Senators called the new IDR plan a “student loan scheme” that would ultimately cost taxpayers billions.
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- The Saving on a Valuable Education (SAVE) plan would slash monthly payments for many federal student loan borrowers.
- Some core tenets of the plan took effect in July.
- Republicans are now hoping to block the final plan from going into effect.
- Some senators said it unfairly burdens taxpayers who never attended college or already paid off their loans.
Over a dozen Republicans in the U.S. Senate introduced a Congressional Review Act (CRA) resolution to block President Joe Biden’s new income-driven repayment (IDR) plan.
Sen. Bill Cassidy of Louisiana, ranking member of the Senate Health, Education, Labor and Pensions (HELP) Committee, introduced the resolution Tuesday. He called the new IDR plan, which promises to slash monthly payments for many federal student loan borrowers, unfair to non-borrowers or those who already paid off their student loans.
“Once again, Biden’s newest student loan scheme only shifts the burden from those who chose to take out loans to those who decided not to go to college, paid their way, or already responsibly paid off their loans,” Cassidy said in a statement.
“Our resolution protects the 87% of Americans who don’t have student debt and will be forced to shoulder the burden of the president’s irresponsible and unfair policy.”
Sixteen other Republicans introduced the CRA resolution alongside Cassidy.
This is likely a performative effort. Even if the resolution passes both the Senate and House of Representatives, Biden must sign it into law to become active. Congress can override the president’s veto, but conservative lawmakers likely would not be able to drum up enough opposition to the IDR plan to override the veto.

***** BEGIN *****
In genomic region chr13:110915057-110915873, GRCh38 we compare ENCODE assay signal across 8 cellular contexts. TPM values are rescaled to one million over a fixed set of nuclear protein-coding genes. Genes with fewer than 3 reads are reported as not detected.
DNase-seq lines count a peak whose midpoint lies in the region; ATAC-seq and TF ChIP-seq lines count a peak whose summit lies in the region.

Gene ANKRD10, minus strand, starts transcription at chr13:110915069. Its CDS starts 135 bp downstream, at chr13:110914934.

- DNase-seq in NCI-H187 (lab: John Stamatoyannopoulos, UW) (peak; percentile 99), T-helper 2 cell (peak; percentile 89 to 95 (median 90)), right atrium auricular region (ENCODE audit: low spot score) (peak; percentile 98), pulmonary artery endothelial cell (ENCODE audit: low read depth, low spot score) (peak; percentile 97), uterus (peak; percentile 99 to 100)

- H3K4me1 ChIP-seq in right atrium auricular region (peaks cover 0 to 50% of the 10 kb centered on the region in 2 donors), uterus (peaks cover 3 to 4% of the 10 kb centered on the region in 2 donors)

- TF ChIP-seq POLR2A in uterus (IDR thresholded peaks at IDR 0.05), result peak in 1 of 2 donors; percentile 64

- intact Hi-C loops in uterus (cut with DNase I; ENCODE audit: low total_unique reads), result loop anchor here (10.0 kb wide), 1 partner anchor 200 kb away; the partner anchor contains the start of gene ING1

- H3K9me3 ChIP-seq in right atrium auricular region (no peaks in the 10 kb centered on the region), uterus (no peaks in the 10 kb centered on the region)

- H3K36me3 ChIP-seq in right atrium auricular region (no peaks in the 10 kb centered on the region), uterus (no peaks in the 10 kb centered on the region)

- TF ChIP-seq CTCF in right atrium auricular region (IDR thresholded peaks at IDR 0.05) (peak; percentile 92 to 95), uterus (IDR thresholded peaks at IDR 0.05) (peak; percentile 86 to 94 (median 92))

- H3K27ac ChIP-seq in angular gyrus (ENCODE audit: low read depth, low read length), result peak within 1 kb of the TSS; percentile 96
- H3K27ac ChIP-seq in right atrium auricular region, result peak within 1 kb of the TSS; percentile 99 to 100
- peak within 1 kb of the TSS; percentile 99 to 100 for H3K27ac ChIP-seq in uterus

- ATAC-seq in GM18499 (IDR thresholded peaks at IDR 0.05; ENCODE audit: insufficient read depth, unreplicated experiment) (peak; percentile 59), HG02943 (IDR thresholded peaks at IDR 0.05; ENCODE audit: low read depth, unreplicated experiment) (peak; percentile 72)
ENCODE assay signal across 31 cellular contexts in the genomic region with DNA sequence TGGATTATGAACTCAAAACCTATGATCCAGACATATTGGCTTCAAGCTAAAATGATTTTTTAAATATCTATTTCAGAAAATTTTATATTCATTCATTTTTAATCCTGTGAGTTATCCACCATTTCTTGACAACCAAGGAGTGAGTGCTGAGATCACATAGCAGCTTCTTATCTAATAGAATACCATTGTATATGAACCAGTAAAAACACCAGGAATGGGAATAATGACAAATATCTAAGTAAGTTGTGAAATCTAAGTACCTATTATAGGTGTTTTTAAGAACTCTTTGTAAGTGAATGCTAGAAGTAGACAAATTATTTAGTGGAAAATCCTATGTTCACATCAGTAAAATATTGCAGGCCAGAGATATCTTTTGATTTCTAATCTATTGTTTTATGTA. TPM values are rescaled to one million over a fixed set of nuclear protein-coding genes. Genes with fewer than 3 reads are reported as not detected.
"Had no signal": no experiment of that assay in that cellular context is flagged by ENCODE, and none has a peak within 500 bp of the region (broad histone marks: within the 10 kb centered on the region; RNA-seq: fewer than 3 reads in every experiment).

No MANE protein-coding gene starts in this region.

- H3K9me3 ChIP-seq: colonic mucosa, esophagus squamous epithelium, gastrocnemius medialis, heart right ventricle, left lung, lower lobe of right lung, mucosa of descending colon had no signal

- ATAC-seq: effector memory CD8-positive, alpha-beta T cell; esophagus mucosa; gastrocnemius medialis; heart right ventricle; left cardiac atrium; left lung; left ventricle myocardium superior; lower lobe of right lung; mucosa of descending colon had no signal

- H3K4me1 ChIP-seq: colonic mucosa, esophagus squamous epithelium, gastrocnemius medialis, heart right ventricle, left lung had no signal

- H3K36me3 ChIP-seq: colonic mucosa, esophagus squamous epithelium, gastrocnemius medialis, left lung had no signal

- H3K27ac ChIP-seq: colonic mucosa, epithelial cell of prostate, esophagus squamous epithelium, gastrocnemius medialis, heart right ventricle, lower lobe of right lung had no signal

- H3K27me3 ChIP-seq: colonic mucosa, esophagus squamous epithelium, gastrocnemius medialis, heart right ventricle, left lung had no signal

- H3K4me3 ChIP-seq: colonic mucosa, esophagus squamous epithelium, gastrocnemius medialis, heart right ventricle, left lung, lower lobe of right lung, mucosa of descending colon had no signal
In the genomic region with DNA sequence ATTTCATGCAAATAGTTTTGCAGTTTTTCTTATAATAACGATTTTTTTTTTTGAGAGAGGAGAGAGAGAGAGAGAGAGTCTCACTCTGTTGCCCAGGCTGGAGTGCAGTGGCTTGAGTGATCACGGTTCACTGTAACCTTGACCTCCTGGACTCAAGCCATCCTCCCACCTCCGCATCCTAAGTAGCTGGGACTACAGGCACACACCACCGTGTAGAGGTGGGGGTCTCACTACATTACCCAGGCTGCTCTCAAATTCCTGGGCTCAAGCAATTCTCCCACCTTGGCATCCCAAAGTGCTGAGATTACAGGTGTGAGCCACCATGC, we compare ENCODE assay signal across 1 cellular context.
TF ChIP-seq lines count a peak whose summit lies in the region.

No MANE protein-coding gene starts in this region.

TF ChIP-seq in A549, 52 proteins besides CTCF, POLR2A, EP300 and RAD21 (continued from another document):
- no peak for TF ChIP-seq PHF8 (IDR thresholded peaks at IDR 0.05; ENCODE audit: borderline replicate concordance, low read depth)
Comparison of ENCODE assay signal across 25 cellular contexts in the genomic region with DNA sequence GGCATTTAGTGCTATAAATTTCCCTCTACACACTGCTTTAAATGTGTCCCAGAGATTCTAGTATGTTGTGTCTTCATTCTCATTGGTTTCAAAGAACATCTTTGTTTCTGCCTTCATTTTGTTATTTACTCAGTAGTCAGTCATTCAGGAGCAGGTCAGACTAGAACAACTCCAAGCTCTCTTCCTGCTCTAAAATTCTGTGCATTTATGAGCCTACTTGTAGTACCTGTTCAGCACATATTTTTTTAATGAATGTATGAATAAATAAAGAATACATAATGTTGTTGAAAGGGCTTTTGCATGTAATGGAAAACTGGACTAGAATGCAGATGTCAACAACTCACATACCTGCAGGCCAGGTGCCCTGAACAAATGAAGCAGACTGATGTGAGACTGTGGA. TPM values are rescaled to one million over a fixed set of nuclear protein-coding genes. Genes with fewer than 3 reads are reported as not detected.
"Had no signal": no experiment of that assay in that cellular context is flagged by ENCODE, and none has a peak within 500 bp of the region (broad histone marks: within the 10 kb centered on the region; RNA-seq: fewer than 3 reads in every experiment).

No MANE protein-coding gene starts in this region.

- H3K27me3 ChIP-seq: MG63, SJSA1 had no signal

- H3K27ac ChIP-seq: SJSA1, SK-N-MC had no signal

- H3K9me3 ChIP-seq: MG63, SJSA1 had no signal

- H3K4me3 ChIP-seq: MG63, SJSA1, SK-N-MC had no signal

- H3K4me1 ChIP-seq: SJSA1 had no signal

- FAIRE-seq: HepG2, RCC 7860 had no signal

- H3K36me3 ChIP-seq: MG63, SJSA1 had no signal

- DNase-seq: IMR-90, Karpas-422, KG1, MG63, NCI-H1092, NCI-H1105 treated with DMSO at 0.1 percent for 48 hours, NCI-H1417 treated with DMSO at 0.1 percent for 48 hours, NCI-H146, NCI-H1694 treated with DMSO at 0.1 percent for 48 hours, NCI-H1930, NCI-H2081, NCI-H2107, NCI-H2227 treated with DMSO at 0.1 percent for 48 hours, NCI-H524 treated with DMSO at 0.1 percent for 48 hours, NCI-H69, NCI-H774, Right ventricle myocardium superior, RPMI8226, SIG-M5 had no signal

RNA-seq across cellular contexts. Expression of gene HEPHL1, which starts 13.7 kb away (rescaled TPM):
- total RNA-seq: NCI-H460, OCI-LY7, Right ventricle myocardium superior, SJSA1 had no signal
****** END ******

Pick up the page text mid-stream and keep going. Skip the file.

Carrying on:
The resolution may, however, serve as a litmus test for moderate lawmakers on both sides of the aisle.
The Congressional Review Act allows Congress to overturn any regulatory changes made by the executive branch. Biden’s new IDR plan went through a lengthy negotiated rulemaking process that dates back to late 2021. His administration didn’t formally introduce the plan into the Federal Register until January 2023.
Some core tenets of the plan took effect July 30.
Those enrolled in the Saving on a Valuable Education (SAVE) plan won’t have to make any monthly payments on their loans if their annual income is less than 225% of the federal poverty guideline. Additionally, those on the SAVE plan won’t accrue interest each month they make a payment.
These changes will result in more borrowers not having to make monthly payments. Those that do, meanwhile, will have lower monthly payments than under most other IDR plans, and all borrowers on the SAVE plan are eligible for complete loan cancellation after 20 years of continual repayment.
The Department of Education announced that since July 30, nearly 1 million borrowers have applied to enroll in the SAVE plan.
Cassidy said these changes turn IDR into a “poorly targeted taxpayer-funded grant program.”
The Penn Wharton Budget Model estimates that the SAVE plan will cost approximately $475 billion over the next 10 years.
Here are the other Republican senators who joined Cassidy in filing the CRA resolution:
- John Thune, South Dakota
- John Cornyn, Texas
- John Barrasso, Wyoming
- Mike Braun, Indiana
- Mike Crapo, Idaho
- Steve Daines, Montana
- Joni Ernst, Iowa
- Chuck Grassley, Iowa
- Cindy Hyde-Smith, Mississippi
- Ron Johnson, Wisconsin
- James Lankford, Oklahoma
- Cynthia Lummis, Wyoming
- Roger Marshall, Kansas
- James Risch, Idaho
- Tim Scott, South Carolina
- Thom Tillis, North Carolina
Republican Rep. Lisa McClain of Michigan introduced a mirroring resolution in the U.S. House of Representatives on Tuesday.